Civil rights groups including the American Civil Liberties Union and Human Rights Campaign urged the court to take up what they characterized as a rare opportunity to address these problematic precedents. 

“The Insular Cases have long been a stain on this Court’s jurisprudence, poorly reasoned, unfounded in the text, and resting on racial stereotypes,” Alejandro Ortiz, an attorney with the ACLU, wrote in the group’s amicus brief. “This case presents an opportunity to repudiate the decisions once and for all.” 

Civil rights groups say the rulings represent bigotry and harm residents of U.S. territories. While the court has previously said the Insular Cases should not be extended, the groups say lower courts need a stronger statement from the justices on this point. 

“Despite the bigotry they represent, the Insular Cases remain on the books,” Ortiz wrote. “Their doctrine casts a pall on the rights of residents of the territories — including American Samoa. And notwithstanding the Court’s clear warnings against extending them, lower courts, including the Tenth Circuit here, continue to apply them to new contexts.” 

Despite some justices' interest in overturning these rulings and civil rights groups’ input, however the Biden administration urged the court not to take up the case. The Department of Justice said the 10th Circuit’s ruling did not improperly apply the framework from the Insular Cases, and that this case is not the appropriate vehicle for overruling those cases. 

“The government does not rely on the premise that citizenship is not ‘fundamental,’ or on the view that extending birthright citizenship to American Samoa would be ‘impracticable and anomalous,’” U.S. Solicitor General Elizabeth Prelogar wrote in the government’s brief. “And the government in no way relies on the indefensible and discredited aspects of the Insular Cases’ reasoning and rhetoric that petitioners highlight here.”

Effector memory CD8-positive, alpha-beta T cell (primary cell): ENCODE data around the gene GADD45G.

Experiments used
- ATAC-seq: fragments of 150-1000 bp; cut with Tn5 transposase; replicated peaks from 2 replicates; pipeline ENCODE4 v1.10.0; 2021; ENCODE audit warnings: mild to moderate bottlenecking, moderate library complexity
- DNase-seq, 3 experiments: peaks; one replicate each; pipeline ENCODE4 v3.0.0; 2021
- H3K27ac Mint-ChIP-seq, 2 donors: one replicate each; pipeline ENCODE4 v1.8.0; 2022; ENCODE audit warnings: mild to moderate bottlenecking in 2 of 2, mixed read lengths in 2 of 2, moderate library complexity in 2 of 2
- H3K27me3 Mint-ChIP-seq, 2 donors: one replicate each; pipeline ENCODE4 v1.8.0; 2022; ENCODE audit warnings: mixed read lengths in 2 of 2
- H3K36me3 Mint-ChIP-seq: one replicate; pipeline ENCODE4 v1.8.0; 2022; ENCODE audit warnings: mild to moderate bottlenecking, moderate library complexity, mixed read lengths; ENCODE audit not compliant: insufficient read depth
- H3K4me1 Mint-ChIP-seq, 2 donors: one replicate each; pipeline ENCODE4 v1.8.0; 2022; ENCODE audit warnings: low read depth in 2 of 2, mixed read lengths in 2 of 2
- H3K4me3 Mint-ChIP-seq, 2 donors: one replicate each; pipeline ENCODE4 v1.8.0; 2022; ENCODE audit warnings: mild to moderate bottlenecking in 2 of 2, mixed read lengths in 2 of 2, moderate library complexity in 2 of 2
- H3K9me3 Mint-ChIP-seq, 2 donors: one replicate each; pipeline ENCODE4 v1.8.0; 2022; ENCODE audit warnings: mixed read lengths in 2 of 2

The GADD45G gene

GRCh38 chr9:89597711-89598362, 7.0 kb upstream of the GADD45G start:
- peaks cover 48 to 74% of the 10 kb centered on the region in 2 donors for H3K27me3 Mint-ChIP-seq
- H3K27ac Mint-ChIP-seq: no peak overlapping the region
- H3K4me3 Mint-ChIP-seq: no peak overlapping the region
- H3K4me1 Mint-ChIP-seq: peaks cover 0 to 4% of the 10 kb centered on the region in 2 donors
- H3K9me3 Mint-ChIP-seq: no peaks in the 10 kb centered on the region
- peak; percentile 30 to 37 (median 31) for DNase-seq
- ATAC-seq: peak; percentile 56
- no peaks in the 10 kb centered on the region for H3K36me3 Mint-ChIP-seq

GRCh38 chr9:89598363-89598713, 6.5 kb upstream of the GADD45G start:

Prelogar said the government’s argument instead concerns the text of the Citizenship Clause and the court’s precedents prior to the Insular Cases. The Citizenship Clause, Prelogar said, states that citizenship only applies to people born in the United States. 

“The ordinary tools of constitutional interpretation — including text, context, historical practice, and precedent — establish that the term ‘the United States,’ as used in that provision, does not include American Samoa,” Prelogar wrote. “The multi-step framework from the Insular Cases is therefore beside the point. As a result, this case would be an unsuitable vehicle for reexamining those cases — cases which, petitioners emphasize did not apply the Citizenship Clause.” 

The government also argues that the court should not take up the case because the people of American Samoa have not agreed that they are in favor of United States citizenship. Prelogar notes that, after the 10th Circuit issued its ruling in this case, the American Samoan Legislature unanimously passed a resolution respecting the decision and expressing opposition to imposing citizenship on them without their consent. Citizenship, the government argues, should be a result of legislation, not judicial decisions. 

“If this Court were now to accept petitioners’ invitation to hold that the Citizenship Clause imposes U.S. citizenship on all persons born in American Samoa, it would eliminate the opportunity for the American Samoan people to consider the issue democratically and to develop a consensus as to its proper resolution,” Prelogar wrote. 

The court is currently in its summer recess and will return to the bench next term on Oct. 3.